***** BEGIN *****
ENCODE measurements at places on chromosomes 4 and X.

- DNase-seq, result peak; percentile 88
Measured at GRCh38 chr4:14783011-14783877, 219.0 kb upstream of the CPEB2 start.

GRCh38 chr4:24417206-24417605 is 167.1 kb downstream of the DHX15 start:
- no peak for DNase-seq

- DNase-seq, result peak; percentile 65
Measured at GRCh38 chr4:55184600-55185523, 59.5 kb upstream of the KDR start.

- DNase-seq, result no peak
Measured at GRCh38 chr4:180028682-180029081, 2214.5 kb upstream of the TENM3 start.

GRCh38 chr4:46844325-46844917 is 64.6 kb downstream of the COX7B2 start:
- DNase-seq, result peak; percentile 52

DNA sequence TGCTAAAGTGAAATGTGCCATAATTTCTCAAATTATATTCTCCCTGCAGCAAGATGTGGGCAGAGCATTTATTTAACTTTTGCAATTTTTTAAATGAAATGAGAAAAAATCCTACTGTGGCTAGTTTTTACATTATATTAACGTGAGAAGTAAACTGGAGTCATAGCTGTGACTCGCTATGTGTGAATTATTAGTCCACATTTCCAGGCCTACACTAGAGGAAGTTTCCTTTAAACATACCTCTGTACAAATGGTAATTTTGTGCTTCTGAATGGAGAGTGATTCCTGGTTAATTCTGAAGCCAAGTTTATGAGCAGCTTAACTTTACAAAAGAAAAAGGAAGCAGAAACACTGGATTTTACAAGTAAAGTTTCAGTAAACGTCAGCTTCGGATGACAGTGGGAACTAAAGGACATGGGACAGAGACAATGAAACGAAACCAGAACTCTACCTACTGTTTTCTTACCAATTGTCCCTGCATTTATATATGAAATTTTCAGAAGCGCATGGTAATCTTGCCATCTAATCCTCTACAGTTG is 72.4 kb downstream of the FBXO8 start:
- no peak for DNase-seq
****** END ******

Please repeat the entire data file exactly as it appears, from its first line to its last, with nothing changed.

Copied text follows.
ENCODE measurements at places on chromosomes 4 and X.

- DNase-seq, result peak; percentile 88
Measured at GRCh38 chr4:14783011-14783877, 219.0 kb upstream of the CPEB2 start.

GRCh38 chr4:24417206-24417605 is 167.1 kb downstream of the DHX15 start:
- no peak for DNase-seq

- DNase-seq, result peak; percentile 65
Measured at GRCh38 chr4:55184600-55185523, 59.5 kb upstream of the KDR start.

- DNase-seq, result no peak
Measured at GRCh38 chr4:180028682-180029081, 2214.5 kb upstream of the TENM3 start.

GRCh38 chr4:46844325-46844917 is 64.6 kb downstream of the COX7B2 start:
- DNase-seq, result peak; percentile 52

DNA sequence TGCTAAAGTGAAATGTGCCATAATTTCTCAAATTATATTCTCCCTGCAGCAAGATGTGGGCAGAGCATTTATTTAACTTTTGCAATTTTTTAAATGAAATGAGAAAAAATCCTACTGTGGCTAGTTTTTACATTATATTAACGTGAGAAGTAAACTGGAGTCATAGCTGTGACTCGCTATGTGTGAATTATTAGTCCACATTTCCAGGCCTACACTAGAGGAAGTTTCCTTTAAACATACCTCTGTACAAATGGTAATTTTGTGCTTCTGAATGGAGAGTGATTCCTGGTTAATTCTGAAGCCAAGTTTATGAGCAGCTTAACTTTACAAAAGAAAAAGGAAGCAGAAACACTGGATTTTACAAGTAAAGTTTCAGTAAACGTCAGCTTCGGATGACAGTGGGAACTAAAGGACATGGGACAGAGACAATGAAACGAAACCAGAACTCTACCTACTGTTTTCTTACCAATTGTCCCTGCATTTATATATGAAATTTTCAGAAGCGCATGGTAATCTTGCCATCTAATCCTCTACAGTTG is 72.4 kb downstream of the FBXO8 start:
- no peak for DNase-seq